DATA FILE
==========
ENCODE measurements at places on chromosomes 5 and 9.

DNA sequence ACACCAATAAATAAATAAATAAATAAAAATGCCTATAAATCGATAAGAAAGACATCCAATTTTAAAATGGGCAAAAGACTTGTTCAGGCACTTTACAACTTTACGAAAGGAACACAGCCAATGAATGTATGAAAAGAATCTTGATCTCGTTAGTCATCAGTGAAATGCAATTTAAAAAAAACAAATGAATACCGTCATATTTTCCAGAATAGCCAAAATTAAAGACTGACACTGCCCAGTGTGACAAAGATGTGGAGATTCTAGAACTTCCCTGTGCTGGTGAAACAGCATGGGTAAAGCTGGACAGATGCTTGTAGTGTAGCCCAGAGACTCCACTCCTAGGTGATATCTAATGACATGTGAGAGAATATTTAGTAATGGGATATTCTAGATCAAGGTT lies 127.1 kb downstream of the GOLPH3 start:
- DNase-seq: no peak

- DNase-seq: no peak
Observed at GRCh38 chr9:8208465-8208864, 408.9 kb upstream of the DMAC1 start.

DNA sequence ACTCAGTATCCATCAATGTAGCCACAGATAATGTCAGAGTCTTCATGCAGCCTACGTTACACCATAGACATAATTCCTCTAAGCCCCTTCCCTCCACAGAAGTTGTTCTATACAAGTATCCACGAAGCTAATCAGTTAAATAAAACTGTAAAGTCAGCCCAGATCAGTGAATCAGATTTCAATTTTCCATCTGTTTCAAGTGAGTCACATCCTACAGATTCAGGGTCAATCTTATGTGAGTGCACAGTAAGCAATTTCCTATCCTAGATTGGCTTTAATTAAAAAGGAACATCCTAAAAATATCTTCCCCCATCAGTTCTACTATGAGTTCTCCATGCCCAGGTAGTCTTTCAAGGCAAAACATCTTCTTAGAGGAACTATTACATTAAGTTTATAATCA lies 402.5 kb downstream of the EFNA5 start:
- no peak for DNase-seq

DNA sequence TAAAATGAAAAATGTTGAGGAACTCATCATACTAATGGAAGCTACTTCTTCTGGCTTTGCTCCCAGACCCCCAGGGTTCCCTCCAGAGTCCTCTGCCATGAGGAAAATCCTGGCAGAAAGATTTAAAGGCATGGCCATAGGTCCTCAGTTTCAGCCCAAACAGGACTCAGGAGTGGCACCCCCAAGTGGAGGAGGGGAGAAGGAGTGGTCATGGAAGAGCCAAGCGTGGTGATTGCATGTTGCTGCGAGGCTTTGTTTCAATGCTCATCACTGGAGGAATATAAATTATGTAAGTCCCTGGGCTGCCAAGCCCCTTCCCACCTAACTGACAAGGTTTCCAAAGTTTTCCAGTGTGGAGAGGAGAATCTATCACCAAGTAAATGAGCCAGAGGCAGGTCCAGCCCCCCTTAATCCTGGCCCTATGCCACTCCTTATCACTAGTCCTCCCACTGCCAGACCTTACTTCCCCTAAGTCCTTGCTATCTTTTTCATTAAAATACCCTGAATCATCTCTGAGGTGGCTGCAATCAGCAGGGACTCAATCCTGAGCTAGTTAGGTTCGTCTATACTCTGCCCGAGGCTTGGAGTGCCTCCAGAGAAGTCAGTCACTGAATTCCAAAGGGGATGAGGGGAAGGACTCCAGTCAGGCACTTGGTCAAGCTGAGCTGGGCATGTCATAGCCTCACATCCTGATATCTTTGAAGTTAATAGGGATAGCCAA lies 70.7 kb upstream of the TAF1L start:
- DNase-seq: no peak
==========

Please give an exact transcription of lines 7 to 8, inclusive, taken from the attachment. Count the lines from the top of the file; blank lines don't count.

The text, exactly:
- no peak for DNase-seq

DNA sequence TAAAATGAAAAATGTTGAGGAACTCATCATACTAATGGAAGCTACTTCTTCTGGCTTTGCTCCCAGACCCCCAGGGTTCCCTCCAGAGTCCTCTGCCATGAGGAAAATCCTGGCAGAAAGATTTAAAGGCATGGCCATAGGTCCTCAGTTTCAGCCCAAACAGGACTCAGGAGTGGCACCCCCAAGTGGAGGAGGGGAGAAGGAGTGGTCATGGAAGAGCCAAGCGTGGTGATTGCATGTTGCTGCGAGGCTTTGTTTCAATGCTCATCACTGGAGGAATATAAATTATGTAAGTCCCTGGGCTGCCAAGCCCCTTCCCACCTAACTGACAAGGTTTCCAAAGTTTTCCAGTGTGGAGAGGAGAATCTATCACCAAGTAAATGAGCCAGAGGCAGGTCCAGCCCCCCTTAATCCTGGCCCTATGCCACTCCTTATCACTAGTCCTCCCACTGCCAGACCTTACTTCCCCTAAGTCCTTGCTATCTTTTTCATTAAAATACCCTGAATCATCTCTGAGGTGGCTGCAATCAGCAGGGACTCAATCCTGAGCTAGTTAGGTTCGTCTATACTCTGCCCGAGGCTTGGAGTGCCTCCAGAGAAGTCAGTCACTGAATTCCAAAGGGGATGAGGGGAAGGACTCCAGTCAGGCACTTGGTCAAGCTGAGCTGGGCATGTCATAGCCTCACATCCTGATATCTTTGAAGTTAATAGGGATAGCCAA lies 70.7 kb upstream of the TAF1L start: